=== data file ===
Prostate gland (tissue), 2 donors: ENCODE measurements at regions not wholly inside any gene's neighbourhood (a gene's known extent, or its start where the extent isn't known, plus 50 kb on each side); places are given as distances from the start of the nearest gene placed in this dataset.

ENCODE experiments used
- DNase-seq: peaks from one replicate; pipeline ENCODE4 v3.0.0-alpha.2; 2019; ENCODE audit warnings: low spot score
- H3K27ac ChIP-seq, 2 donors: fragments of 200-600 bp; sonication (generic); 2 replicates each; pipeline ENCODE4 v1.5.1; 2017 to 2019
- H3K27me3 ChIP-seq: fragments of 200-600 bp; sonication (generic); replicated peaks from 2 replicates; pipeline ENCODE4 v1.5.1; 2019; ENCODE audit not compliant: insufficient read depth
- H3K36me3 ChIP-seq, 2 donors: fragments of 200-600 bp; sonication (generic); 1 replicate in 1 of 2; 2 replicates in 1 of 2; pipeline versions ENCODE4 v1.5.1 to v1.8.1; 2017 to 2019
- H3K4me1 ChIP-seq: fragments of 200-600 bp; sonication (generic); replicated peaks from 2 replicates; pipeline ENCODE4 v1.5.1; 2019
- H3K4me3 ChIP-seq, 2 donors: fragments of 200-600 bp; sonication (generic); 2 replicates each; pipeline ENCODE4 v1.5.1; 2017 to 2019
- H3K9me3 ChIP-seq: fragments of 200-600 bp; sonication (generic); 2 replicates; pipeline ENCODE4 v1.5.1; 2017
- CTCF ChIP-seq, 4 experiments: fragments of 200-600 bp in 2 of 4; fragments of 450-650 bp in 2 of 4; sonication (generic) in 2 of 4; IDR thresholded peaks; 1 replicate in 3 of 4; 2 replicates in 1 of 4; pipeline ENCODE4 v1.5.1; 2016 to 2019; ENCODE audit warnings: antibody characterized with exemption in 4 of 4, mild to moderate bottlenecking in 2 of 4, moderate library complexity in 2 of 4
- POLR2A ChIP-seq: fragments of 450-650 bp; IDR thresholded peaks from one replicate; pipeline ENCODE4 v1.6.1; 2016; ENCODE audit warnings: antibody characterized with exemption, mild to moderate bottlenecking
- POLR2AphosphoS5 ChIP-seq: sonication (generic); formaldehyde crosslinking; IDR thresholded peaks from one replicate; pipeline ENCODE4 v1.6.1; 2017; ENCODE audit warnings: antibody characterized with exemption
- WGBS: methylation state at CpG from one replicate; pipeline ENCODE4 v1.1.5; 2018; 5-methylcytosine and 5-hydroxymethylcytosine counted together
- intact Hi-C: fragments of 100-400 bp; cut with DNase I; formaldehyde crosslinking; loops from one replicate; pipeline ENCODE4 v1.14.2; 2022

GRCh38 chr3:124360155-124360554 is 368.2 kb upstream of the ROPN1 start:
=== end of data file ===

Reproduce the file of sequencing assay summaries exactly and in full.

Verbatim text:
Prostate gland (tissue), 2 donors: ENCODE measurements at regions not wholly inside any gene's neighbourhood (a gene's known extent, or its start where the extent isn't known, plus 50 kb on each side); places are given as distances from the start of the nearest gene placed in this dataset.

ENCODE experiments used
- DNase-seq: peaks from one replicate; pipeline ENCODE4 v3.0.0-alpha.2; 2019; ENCODE audit warnings: low spot score
- H3K27ac ChIP-seq, 2 donors: fragments of 200-600 bp; sonication (generic); 2 replicates each; pipeline ENCODE4 v1.5.1; 2017 to 2019
- H3K27me3 ChIP-seq: fragments of 200-600 bp; sonication (generic); replicated peaks from 2 replicates; pipeline ENCODE4 v1.5.1; 2019; ENCODE audit not compliant: insufficient read depth
- H3K36me3 ChIP-seq, 2 donors: fragments of 200-600 bp; sonication (generic); 1 replicate in 1 of 2; 2 replicates in 1 of 2; pipeline versions ENCODE4 v1.5.1 to v1.8.1; 2017 to 2019
- H3K4me1 ChIP-seq: fragments of 200-600 bp; sonication (generic); replicated peaks from 2 replicates; pipeline ENCODE4 v1.5.1; 2019
- H3K4me3 ChIP-seq, 2 donors: fragments of 200-600 bp; sonication (generic); 2 replicates each; pipeline ENCODE4 v1.5.1; 2017 to 2019
- H3K9me3 ChIP-seq: fragments of 200-600 bp; sonication (generic); 2 replicates; pipeline ENCODE4 v1.5.1; 2017
- CTCF ChIP-seq, 4 experiments: fragments of 200-600 bp in 2 of 4; fragments of 450-650 bp in 2 of 4; sonication (generic) in 2 of 4; IDR thresholded peaks; 1 replicate in 3 of 4; 2 replicates in 1 of 4; pipeline ENCODE4 v1.5.1; 2016 to 2019; ENCODE audit warnings: antibody characterized with exemption in 4 of 4, mild to moderate bottlenecking in 2 of 4, moderate library complexity in 2 of 4
- POLR2A ChIP-seq: fragments of 450-650 bp; IDR thresholded peaks from one replicate; pipeline ENCODE4 v1.6.1; 2016; ENCODE audit warnings: antibody characterized with exemption, mild to moderate bottlenecking
- POLR2AphosphoS5 ChIP-seq: sonication (generic); formaldehyde crosslinking; IDR thresholded peaks from one replicate; pipeline ENCODE4 v1.6.1; 2017; ENCODE audit warnings: antibody characterized with exemption
- WGBS: methylation state at CpG from one replicate; pipeline ENCODE4 v1.1.5; 2018; 5-methylcytosine and 5-hydroxymethylcytosine counted together
- intact Hi-C: fragments of 100-400 bp; cut with DNase I; formaldehyde crosslinking; loops from one replicate; pipeline ENCODE4 v1.14.2; 2022

GRCh38 chr3:124360155-124360554 is 368.2 kb upstream of the ROPN1 start: